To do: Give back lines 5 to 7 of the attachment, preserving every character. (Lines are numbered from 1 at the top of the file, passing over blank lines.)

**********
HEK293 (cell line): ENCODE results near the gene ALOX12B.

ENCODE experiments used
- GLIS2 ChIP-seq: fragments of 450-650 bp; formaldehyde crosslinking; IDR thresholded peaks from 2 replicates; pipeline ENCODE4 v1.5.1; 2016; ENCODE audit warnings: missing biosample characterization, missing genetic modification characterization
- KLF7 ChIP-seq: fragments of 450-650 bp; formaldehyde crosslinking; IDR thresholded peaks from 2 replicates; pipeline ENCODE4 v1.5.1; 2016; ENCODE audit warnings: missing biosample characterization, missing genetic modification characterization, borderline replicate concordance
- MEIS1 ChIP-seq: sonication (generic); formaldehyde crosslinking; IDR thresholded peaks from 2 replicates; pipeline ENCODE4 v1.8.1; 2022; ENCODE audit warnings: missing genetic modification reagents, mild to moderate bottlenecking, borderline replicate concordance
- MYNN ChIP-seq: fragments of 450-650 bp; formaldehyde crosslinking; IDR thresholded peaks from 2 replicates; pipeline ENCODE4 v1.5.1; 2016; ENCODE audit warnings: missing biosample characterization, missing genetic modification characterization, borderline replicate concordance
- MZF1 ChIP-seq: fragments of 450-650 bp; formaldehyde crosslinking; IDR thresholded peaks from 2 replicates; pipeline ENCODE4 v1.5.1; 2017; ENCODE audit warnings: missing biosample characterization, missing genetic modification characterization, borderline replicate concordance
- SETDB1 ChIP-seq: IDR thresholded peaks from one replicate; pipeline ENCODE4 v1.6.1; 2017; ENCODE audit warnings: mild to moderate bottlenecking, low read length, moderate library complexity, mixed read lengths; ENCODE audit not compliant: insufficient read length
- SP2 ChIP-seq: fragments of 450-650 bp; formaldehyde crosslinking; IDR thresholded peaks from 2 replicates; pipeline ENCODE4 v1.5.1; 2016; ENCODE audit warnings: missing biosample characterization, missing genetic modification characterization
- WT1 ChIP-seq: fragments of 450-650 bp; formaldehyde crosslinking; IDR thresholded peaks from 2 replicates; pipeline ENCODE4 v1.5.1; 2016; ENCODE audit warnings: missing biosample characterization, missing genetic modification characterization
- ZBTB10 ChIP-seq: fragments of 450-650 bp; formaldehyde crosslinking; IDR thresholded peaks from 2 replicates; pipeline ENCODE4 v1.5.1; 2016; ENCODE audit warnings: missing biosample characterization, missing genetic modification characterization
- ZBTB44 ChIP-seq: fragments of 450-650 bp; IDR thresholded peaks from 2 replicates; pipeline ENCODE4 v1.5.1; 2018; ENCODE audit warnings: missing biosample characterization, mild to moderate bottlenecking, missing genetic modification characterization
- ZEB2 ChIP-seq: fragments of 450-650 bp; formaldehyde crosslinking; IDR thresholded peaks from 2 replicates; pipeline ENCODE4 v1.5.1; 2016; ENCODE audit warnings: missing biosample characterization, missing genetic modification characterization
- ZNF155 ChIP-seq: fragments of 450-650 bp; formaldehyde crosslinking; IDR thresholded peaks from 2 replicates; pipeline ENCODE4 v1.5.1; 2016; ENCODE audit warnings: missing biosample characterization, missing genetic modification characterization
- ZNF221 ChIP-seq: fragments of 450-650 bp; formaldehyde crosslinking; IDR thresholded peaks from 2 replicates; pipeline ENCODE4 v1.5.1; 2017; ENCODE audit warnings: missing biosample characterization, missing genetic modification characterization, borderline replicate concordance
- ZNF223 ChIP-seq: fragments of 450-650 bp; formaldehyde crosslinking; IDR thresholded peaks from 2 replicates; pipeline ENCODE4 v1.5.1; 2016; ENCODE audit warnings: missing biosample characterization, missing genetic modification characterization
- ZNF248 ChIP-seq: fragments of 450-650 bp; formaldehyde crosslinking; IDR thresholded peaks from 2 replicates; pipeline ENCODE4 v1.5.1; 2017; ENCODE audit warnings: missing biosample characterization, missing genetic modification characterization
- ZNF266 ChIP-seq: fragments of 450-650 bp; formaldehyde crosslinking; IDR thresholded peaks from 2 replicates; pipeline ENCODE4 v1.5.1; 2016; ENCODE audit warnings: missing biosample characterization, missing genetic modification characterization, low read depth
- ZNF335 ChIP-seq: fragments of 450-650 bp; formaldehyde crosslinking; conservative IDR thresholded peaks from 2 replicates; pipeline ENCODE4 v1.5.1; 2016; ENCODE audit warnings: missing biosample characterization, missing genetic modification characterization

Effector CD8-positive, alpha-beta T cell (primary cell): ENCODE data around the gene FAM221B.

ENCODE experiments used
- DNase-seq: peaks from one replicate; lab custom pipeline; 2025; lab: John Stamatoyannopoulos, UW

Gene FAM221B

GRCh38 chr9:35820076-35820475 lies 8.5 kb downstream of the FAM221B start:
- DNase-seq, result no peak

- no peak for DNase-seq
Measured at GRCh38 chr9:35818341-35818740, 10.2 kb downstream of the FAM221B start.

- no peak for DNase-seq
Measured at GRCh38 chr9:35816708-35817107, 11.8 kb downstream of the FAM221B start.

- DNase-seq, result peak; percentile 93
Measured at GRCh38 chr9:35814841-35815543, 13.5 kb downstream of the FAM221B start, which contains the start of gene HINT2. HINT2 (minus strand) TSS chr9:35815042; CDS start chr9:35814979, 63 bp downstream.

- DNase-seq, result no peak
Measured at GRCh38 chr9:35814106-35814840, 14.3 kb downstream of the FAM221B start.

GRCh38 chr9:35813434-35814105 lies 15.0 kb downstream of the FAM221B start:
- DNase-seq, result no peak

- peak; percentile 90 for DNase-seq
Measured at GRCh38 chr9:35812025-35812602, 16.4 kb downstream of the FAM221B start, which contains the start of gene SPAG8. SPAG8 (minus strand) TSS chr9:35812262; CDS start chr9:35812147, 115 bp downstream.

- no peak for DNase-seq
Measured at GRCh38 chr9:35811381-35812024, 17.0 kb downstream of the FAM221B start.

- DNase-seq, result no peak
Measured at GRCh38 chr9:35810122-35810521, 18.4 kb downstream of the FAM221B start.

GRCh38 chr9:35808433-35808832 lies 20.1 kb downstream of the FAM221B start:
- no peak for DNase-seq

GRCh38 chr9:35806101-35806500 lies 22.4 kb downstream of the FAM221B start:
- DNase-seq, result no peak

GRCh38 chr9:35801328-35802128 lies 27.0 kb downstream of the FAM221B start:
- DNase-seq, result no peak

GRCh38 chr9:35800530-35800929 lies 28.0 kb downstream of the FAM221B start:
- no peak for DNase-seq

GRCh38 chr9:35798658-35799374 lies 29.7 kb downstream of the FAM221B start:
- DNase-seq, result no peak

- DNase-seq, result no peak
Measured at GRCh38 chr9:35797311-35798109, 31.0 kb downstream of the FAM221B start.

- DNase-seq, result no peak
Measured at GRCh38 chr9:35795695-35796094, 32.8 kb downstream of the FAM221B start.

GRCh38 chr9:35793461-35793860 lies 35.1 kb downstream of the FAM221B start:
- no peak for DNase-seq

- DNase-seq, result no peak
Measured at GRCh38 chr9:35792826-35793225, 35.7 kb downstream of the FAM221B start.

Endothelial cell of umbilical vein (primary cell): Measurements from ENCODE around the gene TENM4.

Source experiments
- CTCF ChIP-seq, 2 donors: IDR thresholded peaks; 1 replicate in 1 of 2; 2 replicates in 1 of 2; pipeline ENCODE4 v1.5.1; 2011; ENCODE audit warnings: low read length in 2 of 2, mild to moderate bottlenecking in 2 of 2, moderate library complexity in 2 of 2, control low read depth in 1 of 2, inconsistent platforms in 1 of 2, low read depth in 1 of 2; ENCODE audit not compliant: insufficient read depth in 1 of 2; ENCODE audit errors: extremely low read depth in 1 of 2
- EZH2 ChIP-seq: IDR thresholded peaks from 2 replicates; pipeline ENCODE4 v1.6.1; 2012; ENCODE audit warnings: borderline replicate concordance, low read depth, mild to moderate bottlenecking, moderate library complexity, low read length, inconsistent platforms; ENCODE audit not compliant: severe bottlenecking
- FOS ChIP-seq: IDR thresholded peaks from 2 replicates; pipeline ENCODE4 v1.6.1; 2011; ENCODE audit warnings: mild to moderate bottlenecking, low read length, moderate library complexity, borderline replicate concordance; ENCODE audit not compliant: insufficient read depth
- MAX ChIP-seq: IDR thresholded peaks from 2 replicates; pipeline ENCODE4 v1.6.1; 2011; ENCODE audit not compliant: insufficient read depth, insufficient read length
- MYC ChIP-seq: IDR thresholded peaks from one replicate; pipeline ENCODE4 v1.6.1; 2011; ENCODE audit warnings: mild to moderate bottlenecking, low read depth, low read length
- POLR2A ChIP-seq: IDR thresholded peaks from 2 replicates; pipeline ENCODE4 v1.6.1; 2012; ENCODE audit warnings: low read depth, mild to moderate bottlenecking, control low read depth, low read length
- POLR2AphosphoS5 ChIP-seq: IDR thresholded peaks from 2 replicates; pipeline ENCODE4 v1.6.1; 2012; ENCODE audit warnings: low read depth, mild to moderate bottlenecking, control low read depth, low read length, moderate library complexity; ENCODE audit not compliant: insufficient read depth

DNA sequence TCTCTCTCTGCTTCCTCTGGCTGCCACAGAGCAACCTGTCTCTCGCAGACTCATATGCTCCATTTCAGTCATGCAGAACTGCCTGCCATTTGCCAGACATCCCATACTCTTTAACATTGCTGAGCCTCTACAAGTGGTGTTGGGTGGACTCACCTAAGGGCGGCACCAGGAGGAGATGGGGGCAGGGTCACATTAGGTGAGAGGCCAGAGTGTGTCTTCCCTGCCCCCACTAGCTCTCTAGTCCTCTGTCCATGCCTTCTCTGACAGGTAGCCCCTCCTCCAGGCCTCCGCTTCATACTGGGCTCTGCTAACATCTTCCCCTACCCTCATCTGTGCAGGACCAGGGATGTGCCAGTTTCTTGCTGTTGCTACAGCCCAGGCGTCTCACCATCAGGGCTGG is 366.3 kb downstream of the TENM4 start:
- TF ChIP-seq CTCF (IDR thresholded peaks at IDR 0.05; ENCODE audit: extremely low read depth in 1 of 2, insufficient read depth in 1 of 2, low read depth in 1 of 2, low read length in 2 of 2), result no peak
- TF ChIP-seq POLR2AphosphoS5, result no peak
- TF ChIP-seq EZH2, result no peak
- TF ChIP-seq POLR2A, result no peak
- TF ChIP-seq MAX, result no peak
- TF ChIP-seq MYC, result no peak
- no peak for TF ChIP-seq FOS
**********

- MEIS1 ChIP-seq: sonication (generic); formaldehyde crosslinking; IDR thresholded peaks from 2 replicates; pipeline ENCODE4 v1.8.1; 2022; ENCODE audit warnings: missing genetic modification reagents, mild to moderate bottlenecking, borderline replicate concordance
- MYNN ChIP-seq: fragments of 450-650 bp; formaldehyde crosslinking; IDR thresholded peaks from 2 replicates; pipeline ENCODE4 v1.5.1; 2016; ENCODE audit warnings: missing biosample characterization, missing genetic modification characterization, borderline replicate concordance
- MZF1 ChIP-seq: fragments of 450-650 bp; formaldehyde crosslinking; IDR thresholded peaks from 2 replicates; pipeline ENCODE4 v1.5.1; 2017; ENCODE audit warnings: missing biosample characterization, missing genetic modification characterization, borderline replicate concordance